Bargain-seeking holidaymakers should head to South-east Asia for the remainder of 2017 to get the best value for money, a study found.
The currencies of Thailand, Vietnam, Indonesia and Malaysia are now among the top ten with the biggest growth in demand, Post Office Travel Money revealed.
With the pound reaching an eight-year low against the euro, many travellers are heading east to take advantage of better exchange rates and lower costs for accommodation and meals.
Thai baht sales between June and August surged 69 per cent compared with the same period last year. The Vietnamese dong was up 29 per cent year-on-year, while sales of the Indonesian rupiah and the Malaysian ringgit increased by 13 per cent and seven per cent respectively
But none of the South East Asian currencies could match the performance of the New Zealand dollar, which saw a 124 per cent rise in demand.
Andrew Brown of Post Office Travel Money said: “Looking to the autumn and winter, there is every reason to expect that UK tourists will head east for long-haul holidays.
“Savvy travellers know prices in Thailand, Bali, Vietnam and Malaysia are cheap and in times when the value of sterling is uncertain, low resort costs are a really big draw.”
Long-haul destinations dominate the Fastest Growing Currencies chart, taking eight of the top 10 places. Among other top 10 destinations whose currencies have seen a growth spurt are Canada, where an eight per cent rise in Canadian dollar sales can be laid at the door of the country’s 150th anniversary celebrations, and Dubai – where an 11 per cent rise means summer sales of the UAE dirham more than doubled in five years.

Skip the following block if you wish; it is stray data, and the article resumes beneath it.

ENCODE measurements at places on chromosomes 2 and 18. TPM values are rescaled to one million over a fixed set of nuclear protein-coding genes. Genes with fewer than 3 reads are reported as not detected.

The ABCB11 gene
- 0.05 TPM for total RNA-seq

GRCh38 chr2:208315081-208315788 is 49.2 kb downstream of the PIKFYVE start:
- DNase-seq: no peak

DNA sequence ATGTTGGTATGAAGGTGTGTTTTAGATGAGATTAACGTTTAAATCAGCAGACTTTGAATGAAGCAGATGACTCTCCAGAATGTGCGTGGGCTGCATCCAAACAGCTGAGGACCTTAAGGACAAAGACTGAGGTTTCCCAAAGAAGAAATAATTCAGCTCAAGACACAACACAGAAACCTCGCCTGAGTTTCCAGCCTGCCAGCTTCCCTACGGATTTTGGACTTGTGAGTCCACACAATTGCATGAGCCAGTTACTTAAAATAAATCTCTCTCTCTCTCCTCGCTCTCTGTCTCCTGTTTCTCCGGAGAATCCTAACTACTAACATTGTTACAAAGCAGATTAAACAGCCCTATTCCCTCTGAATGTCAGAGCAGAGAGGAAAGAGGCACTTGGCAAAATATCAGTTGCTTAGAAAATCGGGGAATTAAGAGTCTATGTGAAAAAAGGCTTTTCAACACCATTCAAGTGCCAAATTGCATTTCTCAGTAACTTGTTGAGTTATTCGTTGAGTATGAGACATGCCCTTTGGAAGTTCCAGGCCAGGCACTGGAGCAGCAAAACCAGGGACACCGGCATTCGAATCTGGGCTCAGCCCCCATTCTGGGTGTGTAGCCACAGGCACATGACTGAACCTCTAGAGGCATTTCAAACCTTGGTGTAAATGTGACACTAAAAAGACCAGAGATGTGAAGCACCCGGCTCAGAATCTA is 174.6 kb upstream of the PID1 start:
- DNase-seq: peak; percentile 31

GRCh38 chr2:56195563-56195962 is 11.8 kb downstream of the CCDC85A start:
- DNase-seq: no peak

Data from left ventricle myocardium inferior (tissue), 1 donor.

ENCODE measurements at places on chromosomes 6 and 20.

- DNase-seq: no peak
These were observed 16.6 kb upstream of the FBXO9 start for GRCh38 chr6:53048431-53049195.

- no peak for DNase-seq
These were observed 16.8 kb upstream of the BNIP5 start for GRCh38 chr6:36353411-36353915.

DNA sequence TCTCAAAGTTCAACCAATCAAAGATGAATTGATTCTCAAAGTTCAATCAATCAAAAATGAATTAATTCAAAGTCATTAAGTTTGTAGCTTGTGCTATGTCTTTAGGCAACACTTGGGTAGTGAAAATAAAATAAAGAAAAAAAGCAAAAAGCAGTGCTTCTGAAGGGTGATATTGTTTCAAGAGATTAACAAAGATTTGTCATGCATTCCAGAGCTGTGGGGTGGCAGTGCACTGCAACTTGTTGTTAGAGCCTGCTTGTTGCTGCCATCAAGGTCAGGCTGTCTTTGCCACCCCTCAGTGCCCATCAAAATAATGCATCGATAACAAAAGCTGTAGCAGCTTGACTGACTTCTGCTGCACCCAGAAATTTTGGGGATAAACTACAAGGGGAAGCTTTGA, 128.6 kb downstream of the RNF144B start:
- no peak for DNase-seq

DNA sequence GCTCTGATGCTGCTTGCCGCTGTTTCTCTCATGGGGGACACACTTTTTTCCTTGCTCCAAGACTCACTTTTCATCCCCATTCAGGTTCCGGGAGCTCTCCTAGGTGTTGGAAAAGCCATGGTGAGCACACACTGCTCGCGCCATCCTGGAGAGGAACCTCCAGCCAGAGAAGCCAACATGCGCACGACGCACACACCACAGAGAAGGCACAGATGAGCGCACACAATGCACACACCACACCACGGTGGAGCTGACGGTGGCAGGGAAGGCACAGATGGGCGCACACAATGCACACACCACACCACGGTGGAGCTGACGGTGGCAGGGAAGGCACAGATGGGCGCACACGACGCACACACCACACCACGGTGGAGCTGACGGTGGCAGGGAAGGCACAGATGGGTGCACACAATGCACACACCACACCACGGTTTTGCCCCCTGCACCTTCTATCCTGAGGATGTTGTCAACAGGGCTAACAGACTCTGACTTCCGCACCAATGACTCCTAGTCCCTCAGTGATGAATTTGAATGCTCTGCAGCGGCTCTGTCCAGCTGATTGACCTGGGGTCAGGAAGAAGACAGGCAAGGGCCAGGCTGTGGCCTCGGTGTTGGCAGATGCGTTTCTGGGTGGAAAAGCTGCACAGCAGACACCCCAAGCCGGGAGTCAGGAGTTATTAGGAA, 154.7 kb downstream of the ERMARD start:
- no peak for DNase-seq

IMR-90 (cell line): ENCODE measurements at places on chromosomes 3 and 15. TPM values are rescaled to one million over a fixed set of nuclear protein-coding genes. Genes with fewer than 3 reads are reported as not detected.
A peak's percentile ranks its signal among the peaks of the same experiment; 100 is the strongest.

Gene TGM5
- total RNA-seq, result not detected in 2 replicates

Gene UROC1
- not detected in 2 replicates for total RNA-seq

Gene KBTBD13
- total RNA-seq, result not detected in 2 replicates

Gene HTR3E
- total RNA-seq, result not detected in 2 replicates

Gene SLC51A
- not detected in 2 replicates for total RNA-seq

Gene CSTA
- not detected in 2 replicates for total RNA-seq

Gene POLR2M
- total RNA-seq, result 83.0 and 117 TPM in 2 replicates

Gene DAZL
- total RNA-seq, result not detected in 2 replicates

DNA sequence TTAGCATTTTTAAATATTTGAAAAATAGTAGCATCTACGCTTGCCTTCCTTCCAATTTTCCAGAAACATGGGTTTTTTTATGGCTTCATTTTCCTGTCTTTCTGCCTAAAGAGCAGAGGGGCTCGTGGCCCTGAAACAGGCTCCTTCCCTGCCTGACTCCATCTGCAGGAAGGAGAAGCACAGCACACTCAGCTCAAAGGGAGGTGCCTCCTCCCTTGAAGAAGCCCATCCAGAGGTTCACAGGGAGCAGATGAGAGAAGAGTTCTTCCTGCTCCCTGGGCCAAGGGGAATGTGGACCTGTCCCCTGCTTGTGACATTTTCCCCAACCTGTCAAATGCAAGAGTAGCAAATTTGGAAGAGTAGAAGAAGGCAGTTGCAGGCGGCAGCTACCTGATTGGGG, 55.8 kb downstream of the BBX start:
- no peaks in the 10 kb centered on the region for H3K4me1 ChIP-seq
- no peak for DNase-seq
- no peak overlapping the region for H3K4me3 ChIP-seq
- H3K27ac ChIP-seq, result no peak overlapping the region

In, Europe Croatia proved to be the year’s big winner in another record year for the destination. Currency sales grew by a third to take the Croatian kuna to third place.
Meanwhile, the Polish zloty is the only other European currency to feature in both the Fastest Growing Currencies summer and year-to-date top ten charts – with an 11 per cent rise for June-August.
Warsaw recently rated second only to Prague for value in the Post Office’s annual Cost of Culture report while Krakow was sixth cheapest in the City Costs Barometer of 36 European cities earlier in the year. .
Mr Brown added: “This year’s currency sales have made it clear holidaymakers are choosing destinations abroad where prices for tourist staples are low. Autumn is peak season for city breaks and we expect Poland’s cities to be among a number of Eastern European capitals that will appeal to UK tourists breaks in low-cost destinations.”